What did you think of the episode?

If you are having a mental health, substance use, or suicidal crisis, call 988. 

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Chicago Med

Did Dr. Zola Ahmad Leave ‘Chicago Med’ Already?



Did Dr. Zola Ahmad Leave 'Chicago Med' Already?

Chicago Med introduced a new third-year resident to the fold in season 9—Zola Ahmad played by The Wilds’ Sophia Ali.

Ahmad’s character was initially described as “impulsive” and a troublemaker who tends to cause “headaches” for her Gaffney Medical fellows, which we saw play out in real-time when her unconventional approaches rubbed Crockett Marcel (Dominic Rains) the wrong way.

Marcel tried to give Ahmad the benefit of the doubt on numerous occasions, and Sharon Goodwin (S. Epatha Merkerson) even acknowledged that she was taking a big chance by hiring her on a prohibitionary basis given her track record with previous hospitals—but ultimately, Ahmad’s behavior and decisions to overstep and not follow protocol got the best of her.

When Ahmad decided to declare a patient—letting the fact that he wasn’t a good man dictate her reasoning—dead prematurely (and then attempted to justify it), nearly killing him, Dr. Archer (Steven Weber) chose to suspend her. It was very obviously a fireable offense, so it’s a good thing that the series writers held her accountable. Plus, it seemed like the perfect chance for a teachable moment and a redemption arc, not to mention, there was definitely some chemistry with Ahmad and Crockett that could’ve been explored down the line. She had potential as a character at Med, if she just reeled it in a little bit—and that would’ve been interesting to explore on a more granular level.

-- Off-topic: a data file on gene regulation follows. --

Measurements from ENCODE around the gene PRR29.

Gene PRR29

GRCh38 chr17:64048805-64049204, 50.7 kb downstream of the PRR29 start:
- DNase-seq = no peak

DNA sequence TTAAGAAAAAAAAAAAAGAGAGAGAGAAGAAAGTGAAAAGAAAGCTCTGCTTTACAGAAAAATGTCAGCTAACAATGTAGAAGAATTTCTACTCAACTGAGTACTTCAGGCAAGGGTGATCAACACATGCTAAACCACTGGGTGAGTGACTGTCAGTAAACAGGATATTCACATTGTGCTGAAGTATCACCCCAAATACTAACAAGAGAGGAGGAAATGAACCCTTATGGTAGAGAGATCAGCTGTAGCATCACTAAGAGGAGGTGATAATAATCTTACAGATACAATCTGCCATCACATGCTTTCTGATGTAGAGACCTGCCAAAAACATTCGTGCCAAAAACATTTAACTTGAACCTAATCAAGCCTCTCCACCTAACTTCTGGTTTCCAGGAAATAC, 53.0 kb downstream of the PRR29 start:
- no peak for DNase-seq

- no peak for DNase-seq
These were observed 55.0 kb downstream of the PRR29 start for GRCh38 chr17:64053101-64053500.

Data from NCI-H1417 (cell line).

However, by Chicago PD Season 9 Episode 9, it was over for Ahmad. 

Did Dr. Zola Ahmad Leave 'Chicago Med' Already?

CHICAGO MED — “A Penny for your Thoughts, Dollar for your Dreams” Episode 9008 — Pictured: (l-r) Sophia Ali as Dr. Zola Ahmad, Dominic Rains as Dr. Crockett Marcel — (Photo by: George Burns Jr/NBC)

The series seemingly listened to the Chi-Hards fanbase as Ahmad paid the ultimate price for her reckless decision; Goodwin very briefly (and in passing) informed Crockett that Ahmad was let go, something he called a “shame.”

And that was that. There was no further mention of it, nor is there any indication that she’ll return anytime in the future. Her final episode of the season was listed as Chicago Med Season 9 Episode 8—and it seems like she’ll just be a blip on the radar of the show’s long-running tenure. 

It’s a drastic decision for the series, especially after hyping up Ali’s character at the beginning of the season. Why wouldn’t they give her arc a proper conclusion? Many of the complaints from the fan base were that her character was written inconsistently—her intentions were good most of the time, it was the execution that suffered—and crammed into an already shortened season due to COVID, so they weren’t able to build her character up in a way that would’ve given her the necessary nuance; her portrayal was overly negative and it was hard to defend her actions or keep her around when each week, she was pushing buttons and creating unnecessary issues without having the tenure to excuse them or back her up, like her predecessors Will Will (Nick Gehlfuss) and Natalie (Torrey Devitto). When those two acted irrationally back in the day, they had a history with Med and Goodwin that allowed them to stir the pot. 

It seems that the writing was on the wall for Ahmad from the get-go—the lack of good character development in the writing sealed her fate prematurely and gave fans whiplash with her quick arrival and departure. 

Would you like to see her return to the series?

Vanessa Morgan Is Finally Getting the Recognition She Deserves With ‘Wild Cards’